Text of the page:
Emphasis mine.

The "company's analysis"? Excuse me, but I'd prefer my doctor to diagnose my condition. And if the company analysis doesn't kill you, how about revocation of your health insurance? Wellpoint has rewarded employees for cancelling insurance policies of patients who were sick.
The evidence released by the House subcommittee on Oversight and Investigations shows that WellPoint, the nation's largest health insurer, rewarded employees for canceling coverage of sick patients. Employees earned high points on "performance reviews" for retroactively canceling policies - a practice known as "rescission."

According to documents obtained by the subcommittee, one employee of Blue Cross, a subsidiary of Wellpoint, received a perfect score of "5" in a company performance review after saving the company nearly $10 million through policy rescissions. Three insurance companies - WellPoint, Golden Rule (owned by United Health) and Assurant - rescinded more than 20,000 policies over five years and refused to pay for more than $300 million in medical expenses, according to documents uncovered by the committee.
That corporate health care system advocated by conservatives sure sounds a lot like Sarah Palin's "death panels". I can see the boards of directors for the insurance companies now: "Item three on our agenda is whether or not Mary Jane Smith should be allowed Vicodin after her major surgery.

You know, we can save money and increase the patient's pain tolerance by not giving her the medication. All in favor, say aye."

Republicans don't want a public option because it provides a credible alternative to rampant corporatism and the profit over people mentality.

Their system rewards the select few who get rich off of the pain, misery and suffering of the masses. A public option promotes the general welfare (as stated in the preamble to our Consitution) utilizing our common wealth. And as the late Senator Paul Wellstone used to say "We all do better when we all do better."

Kathleen noted that George Lakoff has suggested that the "public option" framing Democrats are using should be dropped in favor of an "American option", something with which I agree. After all, in the United States of America all men are created equal (women and children too), that they are endowed by their Creator with certain unalienable rights, that among these are life, liberty and the pursuit of happiness. Affordable quality health care for all is not a privilege, it is an American right. It's time we demand what's ours.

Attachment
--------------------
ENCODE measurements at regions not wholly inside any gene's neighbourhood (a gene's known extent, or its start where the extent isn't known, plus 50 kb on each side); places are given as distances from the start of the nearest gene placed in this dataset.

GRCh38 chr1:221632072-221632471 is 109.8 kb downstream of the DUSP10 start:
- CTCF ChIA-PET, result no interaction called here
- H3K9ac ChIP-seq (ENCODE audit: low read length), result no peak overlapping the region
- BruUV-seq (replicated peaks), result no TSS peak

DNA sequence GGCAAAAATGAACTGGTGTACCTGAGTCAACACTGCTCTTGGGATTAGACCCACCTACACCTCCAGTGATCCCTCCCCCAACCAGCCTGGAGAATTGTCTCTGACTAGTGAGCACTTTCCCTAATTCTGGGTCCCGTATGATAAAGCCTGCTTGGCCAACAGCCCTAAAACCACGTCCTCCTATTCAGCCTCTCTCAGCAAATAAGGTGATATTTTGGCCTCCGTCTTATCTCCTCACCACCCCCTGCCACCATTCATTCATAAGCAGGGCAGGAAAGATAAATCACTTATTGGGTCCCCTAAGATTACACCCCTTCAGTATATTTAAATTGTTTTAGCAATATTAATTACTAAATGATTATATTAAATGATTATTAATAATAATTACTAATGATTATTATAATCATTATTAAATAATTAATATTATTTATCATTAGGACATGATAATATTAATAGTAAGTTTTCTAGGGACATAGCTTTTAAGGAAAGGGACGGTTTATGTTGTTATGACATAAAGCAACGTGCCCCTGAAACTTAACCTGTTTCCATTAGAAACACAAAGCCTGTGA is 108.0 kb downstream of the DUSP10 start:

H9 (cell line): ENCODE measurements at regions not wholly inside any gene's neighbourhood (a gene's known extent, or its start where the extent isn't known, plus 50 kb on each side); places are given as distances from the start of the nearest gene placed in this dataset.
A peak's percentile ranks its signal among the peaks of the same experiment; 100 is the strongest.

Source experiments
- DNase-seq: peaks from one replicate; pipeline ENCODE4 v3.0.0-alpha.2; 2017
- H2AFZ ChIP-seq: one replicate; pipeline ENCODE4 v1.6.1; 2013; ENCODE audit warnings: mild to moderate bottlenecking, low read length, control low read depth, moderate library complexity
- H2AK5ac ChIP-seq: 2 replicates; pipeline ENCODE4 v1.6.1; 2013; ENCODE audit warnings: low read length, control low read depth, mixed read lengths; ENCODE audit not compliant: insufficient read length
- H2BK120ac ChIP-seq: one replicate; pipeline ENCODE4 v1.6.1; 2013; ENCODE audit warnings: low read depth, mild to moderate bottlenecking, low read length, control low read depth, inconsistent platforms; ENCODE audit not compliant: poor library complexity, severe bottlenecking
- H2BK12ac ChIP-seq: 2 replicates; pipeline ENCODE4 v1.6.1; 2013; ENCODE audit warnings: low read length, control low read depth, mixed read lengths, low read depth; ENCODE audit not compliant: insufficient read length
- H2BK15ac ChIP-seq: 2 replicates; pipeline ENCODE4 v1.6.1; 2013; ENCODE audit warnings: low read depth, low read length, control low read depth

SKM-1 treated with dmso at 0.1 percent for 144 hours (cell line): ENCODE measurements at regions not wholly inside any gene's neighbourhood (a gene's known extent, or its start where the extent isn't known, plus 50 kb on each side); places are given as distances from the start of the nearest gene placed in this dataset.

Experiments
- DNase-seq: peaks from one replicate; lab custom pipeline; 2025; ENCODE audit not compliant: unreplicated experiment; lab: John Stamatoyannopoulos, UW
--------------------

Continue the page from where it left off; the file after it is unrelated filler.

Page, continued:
Monday, August 17, 2009

Democrats need to speak in language that Americans understand

Debate on health care reform has been raging all summer, but I have to wonder what most Americans have really learned about the serious proposals that Congress is wrangling over? If you asked a random person what they know, they’d probably tell you that they've heard about “death panels” and “pulling the plug on Grandma” and that they are worried about the government taking over the health care system.

What’s going on here? Haven’t Democrats been on the offensive all summer trying to educate voters about the improvements they are trying to make to our broken health care system?

The answer is that they have been trying and failing. Here’s what the American public hears when congressional Democrats explain their health care reform legislation: "...public option…blah blah blah…competition…blah blah blah.” Not too riveting, is it? Understandably, Americans are not very excited about the poorly framed Democratic proposals, and are susceptible to the more succinct and emotional balderdash coming from the insurance lobby and their defenders, the Republicans.

Cognitive scientist and author of Don’t Think of an Elephant, George Lakoff, has a prescription for what ails the Dems: speak about what the public already knows, in other words, give them “the truth that they’ve experienced.” Don’t list policies, instead, remind people about the problems they’ve had with the current system: the insurance company that denied their claim, the long wait times to see a specialist, or the difficulties they've had in getting health insurance with a pre-existing condition.

The right-wing defenders of the insurance giants are using the future threat of these scenarios to scare us, but these things are already happening, right now. Are we so easily fooled?